Years of Potential Life Lost and Indirect Costs of Melanoma and Non-Melanoma Skin Cancer: A Systematic Review of the Literature
Skin cancer is the most common form of cancer in the US, and an important public health concern both in the US and throughout the world. Given high incidence rates among young adults and the large number of deaths, skin cancer has the potential to result in significant years of potential life lost (YPLL) and lost productivity. The purpose of this study was to systematically review the published literature on the YPLL and the value of productivity loss from morbidity and premature mortality resulting from melanoma and non-melanoma skin cancer (NMSC). Employing pre-defined search terms and inclusion/exclusion criteria, systematic searches were conducted in MEDLINE, EMBASE, CINAHL and Econlit. We selected studies that measured the societal burden of melanoma and NMSC - through estimating either the YPLL and/or the indirect costs. We identified 16 relevant studies meeting our criteria, six were from the US and ten were from other industrialized countries; ten of the studies reported results on YPLL, eight on mortality costs and five on morbidity costs. Some studies reported results in more than one category. From each eligible article and report, we extracted detailed information on the study population/country, study design, data analysis methods and study results. Data abstracted for each eligible study included estimated number of YPLL, YPLL per death and morbidity and mortality costs. The average number of YPLL per death was approximately 15 for melanoma and 10 for NMSC. We found the costs attributable to melanoma and NMSC ranged from $US39.2 million to $US28.9 million for morbidity and $US3.3 billion to $US1.0 billion for mortality, respectively. It is clear from the published literature that skin cancer leads to significant YPLL and indirect costs associated with premature mortality and morbidity. Prevention and early detection efforts are important in helping reduce the incidence of melanoma and NMSC, and the related deaths and productivity losses.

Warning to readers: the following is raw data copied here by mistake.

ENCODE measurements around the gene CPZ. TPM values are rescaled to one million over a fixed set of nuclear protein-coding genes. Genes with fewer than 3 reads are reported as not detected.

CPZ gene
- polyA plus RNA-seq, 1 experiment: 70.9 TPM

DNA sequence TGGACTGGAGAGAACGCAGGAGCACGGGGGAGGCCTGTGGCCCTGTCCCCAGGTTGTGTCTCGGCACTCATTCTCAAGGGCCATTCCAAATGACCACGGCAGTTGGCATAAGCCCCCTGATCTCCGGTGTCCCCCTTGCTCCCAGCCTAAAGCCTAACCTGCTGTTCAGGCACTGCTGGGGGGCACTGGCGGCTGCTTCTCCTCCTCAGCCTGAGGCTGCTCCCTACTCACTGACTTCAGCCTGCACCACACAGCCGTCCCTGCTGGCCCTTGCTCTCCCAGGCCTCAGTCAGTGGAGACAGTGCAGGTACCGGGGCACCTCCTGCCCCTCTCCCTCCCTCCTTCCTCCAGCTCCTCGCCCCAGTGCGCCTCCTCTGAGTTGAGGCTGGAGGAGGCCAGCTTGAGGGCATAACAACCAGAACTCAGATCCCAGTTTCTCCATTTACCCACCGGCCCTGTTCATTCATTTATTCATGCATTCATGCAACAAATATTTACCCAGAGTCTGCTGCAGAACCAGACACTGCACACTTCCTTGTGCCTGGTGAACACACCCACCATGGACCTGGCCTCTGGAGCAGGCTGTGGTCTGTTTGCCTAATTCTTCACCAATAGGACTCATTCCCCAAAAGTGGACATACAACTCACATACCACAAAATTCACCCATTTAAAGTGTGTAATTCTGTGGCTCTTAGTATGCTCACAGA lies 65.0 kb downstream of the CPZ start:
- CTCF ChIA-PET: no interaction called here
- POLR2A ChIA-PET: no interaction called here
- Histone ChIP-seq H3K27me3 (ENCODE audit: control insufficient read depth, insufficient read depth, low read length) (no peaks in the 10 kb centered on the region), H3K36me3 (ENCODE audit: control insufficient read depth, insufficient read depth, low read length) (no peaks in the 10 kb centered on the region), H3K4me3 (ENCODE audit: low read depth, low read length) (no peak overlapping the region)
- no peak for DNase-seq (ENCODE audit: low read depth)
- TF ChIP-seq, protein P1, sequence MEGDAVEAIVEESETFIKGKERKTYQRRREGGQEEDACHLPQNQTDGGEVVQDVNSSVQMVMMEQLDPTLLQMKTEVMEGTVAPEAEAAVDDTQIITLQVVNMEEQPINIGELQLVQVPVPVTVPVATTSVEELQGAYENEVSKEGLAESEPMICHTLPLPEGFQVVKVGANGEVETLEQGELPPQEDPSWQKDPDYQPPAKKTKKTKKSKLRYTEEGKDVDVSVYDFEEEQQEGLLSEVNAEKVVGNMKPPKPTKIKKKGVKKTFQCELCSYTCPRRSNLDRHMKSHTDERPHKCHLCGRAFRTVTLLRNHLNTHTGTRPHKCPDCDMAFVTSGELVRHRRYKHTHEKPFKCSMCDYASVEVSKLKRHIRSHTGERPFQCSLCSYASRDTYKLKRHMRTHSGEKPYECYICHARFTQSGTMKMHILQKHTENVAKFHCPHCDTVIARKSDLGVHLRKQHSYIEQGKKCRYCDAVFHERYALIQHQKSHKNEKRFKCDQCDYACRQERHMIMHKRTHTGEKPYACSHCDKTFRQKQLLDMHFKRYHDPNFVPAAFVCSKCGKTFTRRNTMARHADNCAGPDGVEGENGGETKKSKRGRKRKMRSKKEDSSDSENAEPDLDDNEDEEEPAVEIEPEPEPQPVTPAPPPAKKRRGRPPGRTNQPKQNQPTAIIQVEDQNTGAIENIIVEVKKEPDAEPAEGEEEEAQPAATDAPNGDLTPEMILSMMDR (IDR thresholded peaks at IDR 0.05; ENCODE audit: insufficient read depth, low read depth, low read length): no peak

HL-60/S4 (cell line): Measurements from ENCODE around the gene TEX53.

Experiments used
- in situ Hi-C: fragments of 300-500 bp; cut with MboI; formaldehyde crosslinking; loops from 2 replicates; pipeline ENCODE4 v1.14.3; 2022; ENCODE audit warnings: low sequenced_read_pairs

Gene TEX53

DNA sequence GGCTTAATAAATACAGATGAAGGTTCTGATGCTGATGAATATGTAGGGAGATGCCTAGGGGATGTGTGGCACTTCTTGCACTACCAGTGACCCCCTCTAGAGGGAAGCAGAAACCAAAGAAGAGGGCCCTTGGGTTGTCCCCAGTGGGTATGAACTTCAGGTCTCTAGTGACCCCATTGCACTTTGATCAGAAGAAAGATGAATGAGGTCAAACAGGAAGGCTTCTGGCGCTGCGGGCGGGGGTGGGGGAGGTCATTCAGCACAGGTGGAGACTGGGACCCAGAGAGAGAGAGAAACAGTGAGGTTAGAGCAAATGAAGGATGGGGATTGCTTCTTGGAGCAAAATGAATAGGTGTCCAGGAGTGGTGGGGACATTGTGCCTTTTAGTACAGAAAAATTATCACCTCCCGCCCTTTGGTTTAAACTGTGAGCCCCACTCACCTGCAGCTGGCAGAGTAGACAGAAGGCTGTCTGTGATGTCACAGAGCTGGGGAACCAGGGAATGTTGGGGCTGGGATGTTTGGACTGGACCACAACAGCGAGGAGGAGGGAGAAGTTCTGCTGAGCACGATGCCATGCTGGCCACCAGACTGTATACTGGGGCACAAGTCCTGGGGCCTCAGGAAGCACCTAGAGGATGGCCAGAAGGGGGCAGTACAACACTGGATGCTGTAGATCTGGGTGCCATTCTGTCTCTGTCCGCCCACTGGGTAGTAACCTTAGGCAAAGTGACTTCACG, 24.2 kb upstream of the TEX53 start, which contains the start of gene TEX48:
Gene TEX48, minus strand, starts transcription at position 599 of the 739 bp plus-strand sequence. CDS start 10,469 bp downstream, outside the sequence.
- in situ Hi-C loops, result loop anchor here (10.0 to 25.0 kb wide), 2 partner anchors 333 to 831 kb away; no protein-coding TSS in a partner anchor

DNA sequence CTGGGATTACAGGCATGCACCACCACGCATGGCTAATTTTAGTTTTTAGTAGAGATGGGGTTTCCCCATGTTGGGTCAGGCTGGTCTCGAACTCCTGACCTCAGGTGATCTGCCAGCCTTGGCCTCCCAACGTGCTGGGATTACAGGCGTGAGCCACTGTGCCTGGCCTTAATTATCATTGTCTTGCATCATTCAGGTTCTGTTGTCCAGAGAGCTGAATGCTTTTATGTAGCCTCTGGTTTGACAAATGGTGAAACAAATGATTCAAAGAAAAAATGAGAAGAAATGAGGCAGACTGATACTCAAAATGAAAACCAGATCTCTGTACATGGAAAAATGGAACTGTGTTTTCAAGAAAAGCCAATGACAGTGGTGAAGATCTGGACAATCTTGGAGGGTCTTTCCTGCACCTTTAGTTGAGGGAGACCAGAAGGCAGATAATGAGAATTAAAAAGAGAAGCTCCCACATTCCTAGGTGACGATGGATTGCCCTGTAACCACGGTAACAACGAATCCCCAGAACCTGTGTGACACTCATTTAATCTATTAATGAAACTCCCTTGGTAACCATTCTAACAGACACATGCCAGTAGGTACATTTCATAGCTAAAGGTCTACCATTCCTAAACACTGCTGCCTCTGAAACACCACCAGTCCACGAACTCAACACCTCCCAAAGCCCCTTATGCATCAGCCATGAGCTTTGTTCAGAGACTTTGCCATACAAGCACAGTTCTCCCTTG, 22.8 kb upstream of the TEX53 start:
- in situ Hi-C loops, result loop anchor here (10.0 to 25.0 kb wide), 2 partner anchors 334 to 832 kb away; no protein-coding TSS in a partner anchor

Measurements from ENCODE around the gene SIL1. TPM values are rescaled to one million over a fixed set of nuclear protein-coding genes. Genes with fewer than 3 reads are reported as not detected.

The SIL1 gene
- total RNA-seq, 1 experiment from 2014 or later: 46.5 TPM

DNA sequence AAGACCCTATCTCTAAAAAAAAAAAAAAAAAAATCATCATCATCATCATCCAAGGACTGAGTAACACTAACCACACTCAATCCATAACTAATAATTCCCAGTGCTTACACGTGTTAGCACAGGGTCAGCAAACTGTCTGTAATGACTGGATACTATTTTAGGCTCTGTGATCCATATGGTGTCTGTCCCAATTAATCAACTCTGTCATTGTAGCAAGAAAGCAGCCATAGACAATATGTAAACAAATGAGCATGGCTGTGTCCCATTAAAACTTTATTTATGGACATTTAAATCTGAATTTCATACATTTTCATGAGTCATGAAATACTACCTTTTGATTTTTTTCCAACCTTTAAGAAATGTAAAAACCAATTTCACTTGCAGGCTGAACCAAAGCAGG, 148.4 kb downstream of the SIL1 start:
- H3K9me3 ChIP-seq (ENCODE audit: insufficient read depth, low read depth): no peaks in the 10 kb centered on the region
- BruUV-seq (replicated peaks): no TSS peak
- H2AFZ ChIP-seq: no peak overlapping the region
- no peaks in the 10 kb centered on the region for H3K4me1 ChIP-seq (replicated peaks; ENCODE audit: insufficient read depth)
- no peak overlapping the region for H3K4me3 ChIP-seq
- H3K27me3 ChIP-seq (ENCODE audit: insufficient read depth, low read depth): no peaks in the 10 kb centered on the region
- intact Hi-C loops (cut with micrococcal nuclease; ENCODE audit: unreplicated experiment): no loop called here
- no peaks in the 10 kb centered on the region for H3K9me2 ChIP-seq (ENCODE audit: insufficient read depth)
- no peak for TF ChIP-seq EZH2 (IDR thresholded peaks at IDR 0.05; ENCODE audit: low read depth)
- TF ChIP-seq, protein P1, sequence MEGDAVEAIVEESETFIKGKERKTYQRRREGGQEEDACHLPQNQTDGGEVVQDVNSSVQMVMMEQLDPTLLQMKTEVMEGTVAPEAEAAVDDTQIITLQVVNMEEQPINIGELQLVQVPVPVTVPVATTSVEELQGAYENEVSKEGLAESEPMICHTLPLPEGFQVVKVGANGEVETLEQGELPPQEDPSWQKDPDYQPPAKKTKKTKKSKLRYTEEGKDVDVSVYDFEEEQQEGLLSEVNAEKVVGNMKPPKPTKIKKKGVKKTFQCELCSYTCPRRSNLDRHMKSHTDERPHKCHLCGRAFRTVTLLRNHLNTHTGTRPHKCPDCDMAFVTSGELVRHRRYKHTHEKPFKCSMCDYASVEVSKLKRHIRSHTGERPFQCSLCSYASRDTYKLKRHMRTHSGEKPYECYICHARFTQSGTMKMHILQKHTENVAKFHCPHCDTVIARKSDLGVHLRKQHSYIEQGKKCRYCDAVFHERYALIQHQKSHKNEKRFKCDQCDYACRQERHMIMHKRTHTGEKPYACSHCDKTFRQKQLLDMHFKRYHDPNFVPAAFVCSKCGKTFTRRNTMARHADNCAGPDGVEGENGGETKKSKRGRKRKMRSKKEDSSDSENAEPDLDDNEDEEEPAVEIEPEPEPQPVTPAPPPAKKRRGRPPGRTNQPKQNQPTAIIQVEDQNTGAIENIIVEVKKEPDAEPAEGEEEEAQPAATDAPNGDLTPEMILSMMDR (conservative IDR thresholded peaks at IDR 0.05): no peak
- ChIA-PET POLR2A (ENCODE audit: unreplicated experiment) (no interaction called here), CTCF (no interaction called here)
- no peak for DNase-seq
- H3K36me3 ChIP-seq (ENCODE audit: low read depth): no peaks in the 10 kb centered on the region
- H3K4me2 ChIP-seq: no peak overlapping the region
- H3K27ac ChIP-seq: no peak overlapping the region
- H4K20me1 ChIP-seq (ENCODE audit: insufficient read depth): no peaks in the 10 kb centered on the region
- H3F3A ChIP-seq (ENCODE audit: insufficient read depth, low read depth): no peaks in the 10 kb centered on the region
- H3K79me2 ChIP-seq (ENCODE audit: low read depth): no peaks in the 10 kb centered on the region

If you experience problems downloading a file, check if you have the proper application to view it first. In case of further problems read the IDEAS help page. Note that these files are not on the IDEAS site. Please be patient as the files may be large.
As the access to this document is restricted, you may want to look for a different version under "Related research" (further below) or search for a different version of it.
When requesting a correction, please mention this item's handle: RePEc:wkh:phecon:v:29:y:2011:i:10:p:863-874. See general information about how to correct material in RePEc.
For technical questions regarding this item, or to correct its authors, title, abstract, bibliographic or download information, contact: (Dave Dustin)
If references are entirely missing, you can add them using this form.